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What Made Paul So Great

A friend of mine from the UK recently pointed out how people in the American church are so quick to put their stamp of approval upon a man or women regardless of their belief system. You've probably heard this come in the form of the following statements: "He's such a great guy," or "She's a really great person," or "I just love so-and-so." And, if you listen carefully, what usually gets attached to such statements is a commendation about how kind, or smart, or fun, or gifted that person is.  I have heard this time and time again, am guilty of doing myself, and am starting to have serious concerns about it. I am not saying that we should not like people for their personalities, gifts or style. The Lord gives certain people a naturally more  pleasant demeanor than others. He gives some people more eloquence. He shapes each uniquely. And, I am certainly not saying that we should be dismissive of harshness, insensitivity and unfriendliness, but surely the standard of why we like someone, especially within the sphere of ecclesiastical leadership, ought to be more objective than that.

Maybe it is the subtle allurement of rhetorical prowess and eloquence; maybe its the success syndrome; or perhaps it is the postmodern meltdown of theological certainty and truth in favor of sincerity. Whatever it is, it strikes me as being a peculiarly dangerous error in the church. The apostle Paul noted that the "super-apostles" in Corinth were smart, likable and eloquent. If they were here today they would probably be writing books for the Reformed community. They were attractional and influential, but they were leading people away from Paul's Gospel.  The truth of the Gospel,  and the godly living that is the fruit of the Gospel, were the chief concerns for the apostle Paul. If the church rejected him, he understood them to be rejecting the doctrines he proclaimed. The identity and ministry of Paul was bound up with his doctrine and practice. Paul even put himself on trial when he said, "Even if we or an Angel from heaven preach any other Gospel to you let him be anathema."Paul was not, in one sense, a popular and beloved theologian in the early church. The people in Corinth and Galatia, who once looked up to him, quickly turned against him because of the influence of false teachers in the church. They were affirming the Deity of Christ, but they were led astray with regard to the work of Christ. We sometime forget that his doctrine of justification by grace alone, through faith alone, in Christ alone was the grounds of Paul's being rejected so often.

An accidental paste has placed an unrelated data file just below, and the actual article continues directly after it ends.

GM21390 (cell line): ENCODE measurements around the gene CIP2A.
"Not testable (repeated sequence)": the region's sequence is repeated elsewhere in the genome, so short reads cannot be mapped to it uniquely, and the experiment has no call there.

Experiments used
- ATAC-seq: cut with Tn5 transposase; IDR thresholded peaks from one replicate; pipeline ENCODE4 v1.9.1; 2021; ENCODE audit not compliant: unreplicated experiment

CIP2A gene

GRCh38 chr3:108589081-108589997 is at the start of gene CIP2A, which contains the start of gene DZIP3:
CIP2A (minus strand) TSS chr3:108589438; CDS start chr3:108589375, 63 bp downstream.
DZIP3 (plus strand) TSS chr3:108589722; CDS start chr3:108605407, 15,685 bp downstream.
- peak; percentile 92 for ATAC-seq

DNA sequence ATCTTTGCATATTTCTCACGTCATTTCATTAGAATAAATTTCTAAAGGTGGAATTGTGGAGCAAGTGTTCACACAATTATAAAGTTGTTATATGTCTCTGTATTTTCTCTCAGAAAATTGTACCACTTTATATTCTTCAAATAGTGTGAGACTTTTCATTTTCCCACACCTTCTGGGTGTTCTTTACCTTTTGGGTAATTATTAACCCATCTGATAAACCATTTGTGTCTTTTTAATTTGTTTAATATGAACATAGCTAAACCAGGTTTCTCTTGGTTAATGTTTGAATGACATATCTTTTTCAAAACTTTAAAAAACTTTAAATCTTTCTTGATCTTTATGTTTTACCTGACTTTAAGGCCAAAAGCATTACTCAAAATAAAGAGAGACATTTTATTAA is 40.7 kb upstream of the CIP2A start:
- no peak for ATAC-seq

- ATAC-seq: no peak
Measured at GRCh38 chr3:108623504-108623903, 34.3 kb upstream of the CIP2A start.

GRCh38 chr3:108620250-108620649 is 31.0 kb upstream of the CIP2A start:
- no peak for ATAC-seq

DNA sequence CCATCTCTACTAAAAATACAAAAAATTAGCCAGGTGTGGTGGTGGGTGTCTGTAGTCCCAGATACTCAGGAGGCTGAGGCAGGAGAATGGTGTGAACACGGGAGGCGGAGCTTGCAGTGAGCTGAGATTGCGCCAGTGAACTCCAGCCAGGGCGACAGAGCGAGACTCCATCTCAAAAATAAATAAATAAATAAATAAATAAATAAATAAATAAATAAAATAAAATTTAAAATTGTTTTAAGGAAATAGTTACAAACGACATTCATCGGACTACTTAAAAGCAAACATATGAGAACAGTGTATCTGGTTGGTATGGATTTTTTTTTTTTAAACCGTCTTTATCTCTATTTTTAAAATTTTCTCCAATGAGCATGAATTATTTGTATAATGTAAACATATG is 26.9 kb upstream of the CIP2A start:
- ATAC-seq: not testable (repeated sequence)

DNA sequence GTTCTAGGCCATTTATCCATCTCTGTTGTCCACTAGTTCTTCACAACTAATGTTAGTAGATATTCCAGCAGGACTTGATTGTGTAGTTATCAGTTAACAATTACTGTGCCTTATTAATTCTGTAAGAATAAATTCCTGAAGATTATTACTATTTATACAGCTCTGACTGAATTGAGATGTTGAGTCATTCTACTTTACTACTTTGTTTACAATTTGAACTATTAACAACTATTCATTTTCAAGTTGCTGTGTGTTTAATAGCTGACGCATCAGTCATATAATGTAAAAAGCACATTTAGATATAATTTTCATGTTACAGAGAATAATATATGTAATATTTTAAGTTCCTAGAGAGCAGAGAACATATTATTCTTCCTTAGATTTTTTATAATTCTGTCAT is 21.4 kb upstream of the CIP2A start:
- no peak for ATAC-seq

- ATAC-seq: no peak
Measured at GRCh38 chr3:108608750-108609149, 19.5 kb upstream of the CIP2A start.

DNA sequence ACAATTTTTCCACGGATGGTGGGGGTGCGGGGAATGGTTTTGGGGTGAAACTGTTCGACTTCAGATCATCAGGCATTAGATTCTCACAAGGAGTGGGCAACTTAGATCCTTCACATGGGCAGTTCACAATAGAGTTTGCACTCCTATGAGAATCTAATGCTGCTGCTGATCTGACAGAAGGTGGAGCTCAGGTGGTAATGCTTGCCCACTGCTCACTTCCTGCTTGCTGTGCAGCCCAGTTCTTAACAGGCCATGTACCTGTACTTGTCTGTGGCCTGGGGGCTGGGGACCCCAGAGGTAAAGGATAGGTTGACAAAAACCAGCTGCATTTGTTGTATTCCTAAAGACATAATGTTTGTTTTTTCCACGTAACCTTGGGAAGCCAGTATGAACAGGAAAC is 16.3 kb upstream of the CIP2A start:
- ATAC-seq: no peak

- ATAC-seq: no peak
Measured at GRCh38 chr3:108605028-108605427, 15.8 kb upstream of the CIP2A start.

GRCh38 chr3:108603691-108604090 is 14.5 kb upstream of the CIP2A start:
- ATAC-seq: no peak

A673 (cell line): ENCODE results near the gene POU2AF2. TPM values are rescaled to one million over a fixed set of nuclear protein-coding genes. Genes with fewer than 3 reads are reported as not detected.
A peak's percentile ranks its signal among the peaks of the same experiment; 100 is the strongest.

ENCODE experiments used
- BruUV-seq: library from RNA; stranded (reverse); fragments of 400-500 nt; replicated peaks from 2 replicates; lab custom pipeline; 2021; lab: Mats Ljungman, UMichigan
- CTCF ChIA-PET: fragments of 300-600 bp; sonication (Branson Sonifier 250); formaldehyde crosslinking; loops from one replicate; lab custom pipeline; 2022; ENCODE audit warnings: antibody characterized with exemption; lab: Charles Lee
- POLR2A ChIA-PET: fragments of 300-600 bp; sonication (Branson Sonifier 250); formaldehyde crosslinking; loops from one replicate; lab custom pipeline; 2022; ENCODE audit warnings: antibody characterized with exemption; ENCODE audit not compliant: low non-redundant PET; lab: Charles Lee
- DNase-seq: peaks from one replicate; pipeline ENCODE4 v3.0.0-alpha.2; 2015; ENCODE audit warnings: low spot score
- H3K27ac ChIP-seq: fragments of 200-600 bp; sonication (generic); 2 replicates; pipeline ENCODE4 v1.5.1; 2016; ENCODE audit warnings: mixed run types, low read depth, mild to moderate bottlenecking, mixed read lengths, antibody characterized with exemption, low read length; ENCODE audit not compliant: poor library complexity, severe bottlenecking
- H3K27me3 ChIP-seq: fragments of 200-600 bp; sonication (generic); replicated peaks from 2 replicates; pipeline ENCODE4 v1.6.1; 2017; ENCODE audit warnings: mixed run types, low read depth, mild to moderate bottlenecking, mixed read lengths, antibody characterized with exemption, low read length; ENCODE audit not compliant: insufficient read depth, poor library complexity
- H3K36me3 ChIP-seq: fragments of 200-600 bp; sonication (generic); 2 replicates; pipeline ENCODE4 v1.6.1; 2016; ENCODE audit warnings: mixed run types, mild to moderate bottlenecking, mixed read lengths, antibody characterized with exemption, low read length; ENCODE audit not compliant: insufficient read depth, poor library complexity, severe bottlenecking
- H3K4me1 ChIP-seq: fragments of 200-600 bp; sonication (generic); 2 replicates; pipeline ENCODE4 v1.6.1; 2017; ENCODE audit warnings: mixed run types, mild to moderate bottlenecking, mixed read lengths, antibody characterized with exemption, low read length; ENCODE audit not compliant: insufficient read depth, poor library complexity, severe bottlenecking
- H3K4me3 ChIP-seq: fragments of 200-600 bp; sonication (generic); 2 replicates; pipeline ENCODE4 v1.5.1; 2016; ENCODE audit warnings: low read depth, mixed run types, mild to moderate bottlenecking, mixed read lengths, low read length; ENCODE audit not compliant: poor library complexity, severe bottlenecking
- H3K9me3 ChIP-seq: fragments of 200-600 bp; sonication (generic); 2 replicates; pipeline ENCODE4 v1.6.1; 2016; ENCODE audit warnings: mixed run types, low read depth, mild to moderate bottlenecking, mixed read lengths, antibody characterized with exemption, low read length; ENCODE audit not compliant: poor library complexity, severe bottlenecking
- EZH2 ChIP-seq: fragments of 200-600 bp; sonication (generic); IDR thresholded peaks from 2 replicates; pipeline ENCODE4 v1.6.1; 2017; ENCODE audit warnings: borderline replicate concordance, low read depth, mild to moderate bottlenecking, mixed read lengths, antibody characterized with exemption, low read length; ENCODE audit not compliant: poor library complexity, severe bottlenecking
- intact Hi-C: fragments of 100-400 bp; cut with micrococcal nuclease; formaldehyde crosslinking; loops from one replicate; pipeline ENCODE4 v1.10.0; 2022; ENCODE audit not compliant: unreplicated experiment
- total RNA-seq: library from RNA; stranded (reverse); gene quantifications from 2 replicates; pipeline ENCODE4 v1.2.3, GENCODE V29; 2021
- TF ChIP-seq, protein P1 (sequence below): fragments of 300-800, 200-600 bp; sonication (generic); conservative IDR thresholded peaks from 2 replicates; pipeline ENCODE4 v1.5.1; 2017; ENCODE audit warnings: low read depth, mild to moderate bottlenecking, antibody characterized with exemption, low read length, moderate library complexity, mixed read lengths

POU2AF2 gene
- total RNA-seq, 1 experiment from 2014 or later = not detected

So what are you admiring in the pastors and theologians that you respect? Is there a sense of vulnerability in those men with regard to their own need for Christ? Do they preach and write with a passion that shows that their singular desire is for people to know the truth of the Gospel? Are they ever giving the warnings the apostle Paul gave in Galatians about false teachers and false Gospels?  Do they exalt the free grace of God in the Gospel and the glorious truths of justification by faith alone? If they are not, it ought to make you wonder whether their ministry is built on intellect, amiability, eloquence and prolific writing ability, rather than on Christ. In the words of Sinclair Ferguson, one day all the scaffolding will be removed and then only what was built with the gold, silver and precious stones of the Gospel will last. Until then men may praise other men for many things, but all that is not gold, silver and precious stones will melt away in the presence of Him who judges righteously.

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